So, this would be our entire Ulda party, myself included. I mentioned before that I was nervous about my role as a hunter in instances, and someone putting me in charge of trapping something since I hadn't practiced it much yet. When the leader explained the marks he was going to use and the kill order, he said, "blue square = freeze trap." Hoo boy, I thought. Here we go. When he marked our first big pull and I saw that blue square, I felt a jolt of adrenaline, but I was pretty sure I knew what to do. I laid the trap and selected the mob, and waited for the tank to run in before shooting the square to lure him to me.

The leader wanted the moon sheeped, the star sapped, and the square trapped. The kill order was skull, x, star, square, and then moon. Charge! *insert Benny Hill music* I shot the square, but someone (I'll just assume it was our rogue friend) drew him away and he was diverted. The tank was getting a huge beatdown from the skull, the x, and the star. I sent my pet into assist the tank and resumed trying to draw the square. Then I saw the moon chasing the mage, and they ran right at me and into my trap. Wow... it was a complete and total mess. We managed to kill everything and stay alive, but this did not bode well...

The second pull, same general theme. We seemed to be completely failing at crowd control, as the sheep and square kept getting hit before or while they were trapped. I whispered an apology to the leader, and mentioned the problem of folks breaking the trap, and he reminded the whole group that they should be wary of what they were hitting, and to be careful not to break the cc traps and spells. The following pull went much better, but then the one after was as bad as the first. As we got deeper into the instance, we were terribly inconsistent and did not seem to improve from pull to pull. There was just no telling what was going to happen. We wiped at least three times before getting to the final rooms.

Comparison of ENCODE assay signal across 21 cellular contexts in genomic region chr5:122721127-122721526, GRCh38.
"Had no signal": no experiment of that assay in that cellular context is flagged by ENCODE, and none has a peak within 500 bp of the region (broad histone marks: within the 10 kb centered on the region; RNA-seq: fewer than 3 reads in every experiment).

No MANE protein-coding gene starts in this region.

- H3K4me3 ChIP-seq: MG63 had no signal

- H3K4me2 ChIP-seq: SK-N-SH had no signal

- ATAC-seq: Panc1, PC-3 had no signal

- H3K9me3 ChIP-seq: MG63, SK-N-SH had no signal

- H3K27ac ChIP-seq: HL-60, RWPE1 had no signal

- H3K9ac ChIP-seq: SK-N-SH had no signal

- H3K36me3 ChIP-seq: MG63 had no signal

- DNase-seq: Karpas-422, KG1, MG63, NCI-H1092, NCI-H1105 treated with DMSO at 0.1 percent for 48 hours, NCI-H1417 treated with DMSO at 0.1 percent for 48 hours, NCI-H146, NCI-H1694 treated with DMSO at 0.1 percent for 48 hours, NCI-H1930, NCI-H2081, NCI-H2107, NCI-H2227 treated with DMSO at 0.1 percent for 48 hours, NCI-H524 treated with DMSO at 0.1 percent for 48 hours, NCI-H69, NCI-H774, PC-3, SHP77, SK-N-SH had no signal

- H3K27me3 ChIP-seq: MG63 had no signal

I did get some successful trapping done in there, but I admit a few bonehead maneuvers where I accidently broke my own trap. By the end, I was pretty comfortable with what I was supposed to do, but had to improvise many times when the trap got broken or resisted. In one terrible pull, both the trap and the polymorph spell were resisted, and everybody died except me and the rogue. (I thought for sure we were going to die, too, because the rogue kept messing around in stealth mode near our next set of mobs while the others were still running back from the graveyard. Argh.) As we approached the final boss, it was pretty clear we were not going to be able to complete the instance. Two wipes in a row in the room after the one where the stone statues come alive one by one, and we decided to call it a wash. Our crowd control skills weren't strong enough, our DPS wasn't high enough, our healer (a non-holy specced paladin) couldn't keep everybody healed because we were all taking too much damage, and our tank wasn't holding aggro. Alas. I did level in there though... that was nice. (45!)